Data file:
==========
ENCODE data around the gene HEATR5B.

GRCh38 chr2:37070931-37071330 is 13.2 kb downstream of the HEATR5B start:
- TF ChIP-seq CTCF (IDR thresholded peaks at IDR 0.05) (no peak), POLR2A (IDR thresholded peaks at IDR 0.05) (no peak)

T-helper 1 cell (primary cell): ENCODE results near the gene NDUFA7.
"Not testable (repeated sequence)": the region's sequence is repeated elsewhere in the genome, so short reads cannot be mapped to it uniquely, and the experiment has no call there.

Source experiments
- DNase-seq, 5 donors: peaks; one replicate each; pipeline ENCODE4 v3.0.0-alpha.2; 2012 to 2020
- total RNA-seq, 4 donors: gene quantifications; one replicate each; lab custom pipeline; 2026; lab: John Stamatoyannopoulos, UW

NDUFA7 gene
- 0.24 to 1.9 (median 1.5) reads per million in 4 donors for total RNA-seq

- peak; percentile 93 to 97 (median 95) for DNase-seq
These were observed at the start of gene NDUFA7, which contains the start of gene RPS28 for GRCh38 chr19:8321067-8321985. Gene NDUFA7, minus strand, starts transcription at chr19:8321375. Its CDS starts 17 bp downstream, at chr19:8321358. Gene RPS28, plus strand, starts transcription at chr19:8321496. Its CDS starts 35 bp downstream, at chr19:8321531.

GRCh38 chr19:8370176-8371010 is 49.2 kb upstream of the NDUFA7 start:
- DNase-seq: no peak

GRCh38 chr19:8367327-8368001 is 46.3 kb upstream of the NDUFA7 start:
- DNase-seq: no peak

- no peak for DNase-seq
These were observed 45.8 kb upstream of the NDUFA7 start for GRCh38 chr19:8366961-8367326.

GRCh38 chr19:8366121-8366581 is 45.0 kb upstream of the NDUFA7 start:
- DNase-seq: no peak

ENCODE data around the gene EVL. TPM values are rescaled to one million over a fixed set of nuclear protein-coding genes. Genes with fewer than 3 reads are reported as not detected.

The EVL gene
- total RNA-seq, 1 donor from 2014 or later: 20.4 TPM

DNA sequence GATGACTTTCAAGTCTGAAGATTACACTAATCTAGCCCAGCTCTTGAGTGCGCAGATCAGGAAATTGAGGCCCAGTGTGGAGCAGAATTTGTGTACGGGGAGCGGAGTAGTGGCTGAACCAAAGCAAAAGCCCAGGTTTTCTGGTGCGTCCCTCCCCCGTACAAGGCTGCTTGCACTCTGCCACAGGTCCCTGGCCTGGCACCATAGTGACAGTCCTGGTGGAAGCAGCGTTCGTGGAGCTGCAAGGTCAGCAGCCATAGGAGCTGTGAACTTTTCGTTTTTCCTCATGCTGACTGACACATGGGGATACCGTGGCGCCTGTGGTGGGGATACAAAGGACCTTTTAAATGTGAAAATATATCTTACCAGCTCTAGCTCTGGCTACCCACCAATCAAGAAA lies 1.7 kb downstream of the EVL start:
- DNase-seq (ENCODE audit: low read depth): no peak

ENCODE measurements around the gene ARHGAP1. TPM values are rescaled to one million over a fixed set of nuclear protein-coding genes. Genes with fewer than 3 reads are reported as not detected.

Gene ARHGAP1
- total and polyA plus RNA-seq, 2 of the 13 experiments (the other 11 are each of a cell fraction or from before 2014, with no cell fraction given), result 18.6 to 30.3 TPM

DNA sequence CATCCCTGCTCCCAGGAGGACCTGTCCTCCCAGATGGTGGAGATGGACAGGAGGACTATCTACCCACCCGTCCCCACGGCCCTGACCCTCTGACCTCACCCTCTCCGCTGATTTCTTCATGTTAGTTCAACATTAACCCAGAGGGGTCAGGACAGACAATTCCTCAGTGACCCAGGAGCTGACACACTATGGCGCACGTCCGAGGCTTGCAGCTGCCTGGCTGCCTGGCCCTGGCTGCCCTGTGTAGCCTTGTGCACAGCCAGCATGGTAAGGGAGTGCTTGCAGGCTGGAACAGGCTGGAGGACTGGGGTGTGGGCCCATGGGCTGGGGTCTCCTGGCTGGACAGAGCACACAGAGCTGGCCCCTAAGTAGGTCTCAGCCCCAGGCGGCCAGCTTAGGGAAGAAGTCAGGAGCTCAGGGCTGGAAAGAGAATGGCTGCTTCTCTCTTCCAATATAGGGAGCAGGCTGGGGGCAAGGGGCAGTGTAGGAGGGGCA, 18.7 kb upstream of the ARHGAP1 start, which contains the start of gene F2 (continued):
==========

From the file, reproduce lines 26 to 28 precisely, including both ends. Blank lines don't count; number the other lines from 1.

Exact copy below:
ENCODE measurements around the gene ARHGAP1. TPM values are rescaled to one million over a fixed set of nuclear protein-coding genes. Genes with fewer than 3 reads are reported as not detected.

Gene ARHGAP1
- total and polyA plus RNA-seq, 2 of the 13 experiments (the other 11 are each of a cell fraction or from before 2014, with no cell fraction given), result 18.6 to 30.3 TPM